The Economist on Oil: Painful though it is, this oil shock will eventually spur huge change

Posted by Kendall Harmon

If the speculators are not to blame, what about the oil companies, which have failed to increase output in spite of record profits? Profiteering, say some. However, that accusation doesn't stand up to much scrutiny either. The oil price is set in a market. For Shell, Exxon et al to hoard oil underground would be to leave billions of dollars of investment languishing unused. Others fear that oil is pricey because it is running out. But there is little evidence to support the doctrine of “peak oil” in its extreme form. The Middle East still seems to contain a sea of the stuff. Even if new finds elsewhere have been rarer and less accessible than in the past, vast quantities of oil could now be profitably stripped from tar sands and shale.

The truth is more prosaic. Finding and developing new oil fields is an expensive and time-consuming business. The giant new fields in the deep water off Brazil are unlikely to produce oil for a decade or more. Furthermore, oil is perverse. When prices are low, oil-rich countries welcome the low-cost, high-tech and well-capitalised oil firms. When prices are high, countries like Russia and Venezuela kick them out again. Likewise the engineers, survey ships and seismic rigs that oil firms need to find and produce new deposits are expensive right now. The costs of finding oil have, temporarily, doubled precisely because everybody wants to give them work.

So the oil shock will take time to abate. Some greens may welcome that, seeing three-figure oil as a way of limiting greenhouse emissions. Conservation will indeed increase. But everything high prices achieve could be done better by sensible carbon taxes. As well as curbing oil use, high prices have put tar sands in business which create far more carbon dioxide than conventional oil. Profits are going to ugly oil-fed regimes, not Western exchequers. And the wild unpredictability of prices will blunt the effect of dear oil on people's behaviour.

From this perspective, governments should speed up the adjustment—or at least stop delaying it.

Read it all.


Filed under: * Economics, PoliticsEconomyEnergy, Natural Resources

4 Comments
Posted May 31, 2008 at 11:52 am [Printer Friendly] [Print w/ comments]



1. libraryjim wrote:

We’ve heard this before—in the Carter years during the last ‘oil crisis’.  This, too, will abate, Global warming will be proven to be a natural cycle, and Congress and the American People will forget that they ever sensed a need to conserve or find alternate energy sources—until the next ‘oil crisis’.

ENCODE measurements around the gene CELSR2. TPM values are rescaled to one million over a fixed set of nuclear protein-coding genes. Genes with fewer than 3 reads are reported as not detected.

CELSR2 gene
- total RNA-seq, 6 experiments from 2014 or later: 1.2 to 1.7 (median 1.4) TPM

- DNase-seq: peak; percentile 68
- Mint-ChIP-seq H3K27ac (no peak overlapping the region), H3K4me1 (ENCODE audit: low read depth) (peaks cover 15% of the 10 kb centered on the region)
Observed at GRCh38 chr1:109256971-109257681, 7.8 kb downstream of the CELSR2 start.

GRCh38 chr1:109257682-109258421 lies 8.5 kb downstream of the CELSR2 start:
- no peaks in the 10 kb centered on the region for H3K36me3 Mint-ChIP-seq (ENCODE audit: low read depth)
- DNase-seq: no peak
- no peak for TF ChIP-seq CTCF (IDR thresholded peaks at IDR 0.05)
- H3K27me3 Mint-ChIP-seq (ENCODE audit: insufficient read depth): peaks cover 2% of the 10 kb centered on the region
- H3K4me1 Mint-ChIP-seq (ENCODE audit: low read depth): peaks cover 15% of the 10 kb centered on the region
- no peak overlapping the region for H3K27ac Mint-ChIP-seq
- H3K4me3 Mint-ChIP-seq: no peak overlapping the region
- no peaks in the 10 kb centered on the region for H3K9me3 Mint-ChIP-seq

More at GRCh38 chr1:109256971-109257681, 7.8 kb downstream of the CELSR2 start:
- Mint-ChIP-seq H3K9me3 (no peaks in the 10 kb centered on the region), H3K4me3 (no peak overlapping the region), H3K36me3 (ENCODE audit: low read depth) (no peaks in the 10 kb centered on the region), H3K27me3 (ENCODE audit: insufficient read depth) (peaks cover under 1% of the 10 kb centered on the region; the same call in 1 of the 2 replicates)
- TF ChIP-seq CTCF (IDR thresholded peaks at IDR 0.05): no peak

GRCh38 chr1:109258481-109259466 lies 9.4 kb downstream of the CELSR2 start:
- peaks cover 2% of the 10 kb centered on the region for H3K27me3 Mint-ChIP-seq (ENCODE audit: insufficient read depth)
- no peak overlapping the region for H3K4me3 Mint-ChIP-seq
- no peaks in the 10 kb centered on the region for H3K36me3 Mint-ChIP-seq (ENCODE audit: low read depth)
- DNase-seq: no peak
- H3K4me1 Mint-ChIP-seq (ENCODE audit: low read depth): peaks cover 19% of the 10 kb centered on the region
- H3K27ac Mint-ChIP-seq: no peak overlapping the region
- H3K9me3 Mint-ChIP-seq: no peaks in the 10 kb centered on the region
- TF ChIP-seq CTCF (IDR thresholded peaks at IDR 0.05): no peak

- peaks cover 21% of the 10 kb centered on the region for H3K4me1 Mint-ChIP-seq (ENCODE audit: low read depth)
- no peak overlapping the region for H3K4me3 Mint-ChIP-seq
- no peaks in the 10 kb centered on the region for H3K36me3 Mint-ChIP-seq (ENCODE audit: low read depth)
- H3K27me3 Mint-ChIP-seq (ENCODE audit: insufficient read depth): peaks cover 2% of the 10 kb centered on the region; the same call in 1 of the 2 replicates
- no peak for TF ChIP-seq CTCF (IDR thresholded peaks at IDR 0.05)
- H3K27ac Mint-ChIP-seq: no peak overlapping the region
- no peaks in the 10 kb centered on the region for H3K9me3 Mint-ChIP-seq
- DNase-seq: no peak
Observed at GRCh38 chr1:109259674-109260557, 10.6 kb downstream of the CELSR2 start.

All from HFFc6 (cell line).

The only certain thing is that all the tax increases Congress will pass due to G.W. fears and oil shortages will stay in place.

May 31, 12:26 pm | [comment link]
2. Baruch wrote:

Many countries control the amount to be produced, US production is controled by the governments control of leases in areas where large potential is available. Produced oil can only be of use if it is refined and there hasn’t been a new refinery allowed in the US for about 30 - 35 years, the NIMBY problem. Our refineries require generally sweet crude and a lot of the production from many areas does not meet this requirement. In the US the main problem is CONGRESS and the NIMBY effect. The solution is with the voters and the lead time to acquire leases in areas of high capacity potential, drilling to confirm, development drilling, and pipeline and tanker transport to bring it to refineries that must be built. This could be a 10 to 15 year lag from now to incresed US supplies. The lack of an energy program for the last 30 years that anticipated projections of oil production peaking,  emergent countries competing for supplies is the real problem.

May 31, 12:47 pm | [comment link]
3. Brian of Maryland wrote:

Baruch pretty much nails it.

Brian

May 31, 1:37 pm | [comment link]
4. art+ wrote:

The USGS has estimated this month that the bakken formation in the Dakotas and Montana hold about 3.7 B barrels of recoverable oil with todays technology with another 1.3 B in canada. Continetal resources reported last week that a new well was producing 693 barrels a day and saw their stock jump from 40 to $63 a share. This field is larger than what is available in Alaska and is some of the lightest crude in the world. N. Dakota has reported that drill rigs working are double what drilled last year and companies are bringing new rigs in every day. Also the new well of continental was drilled below the bakken formation and it is possible that this could increase the amount of recoverable oil in the area.

May 31, 10:05 pm | [comment link]
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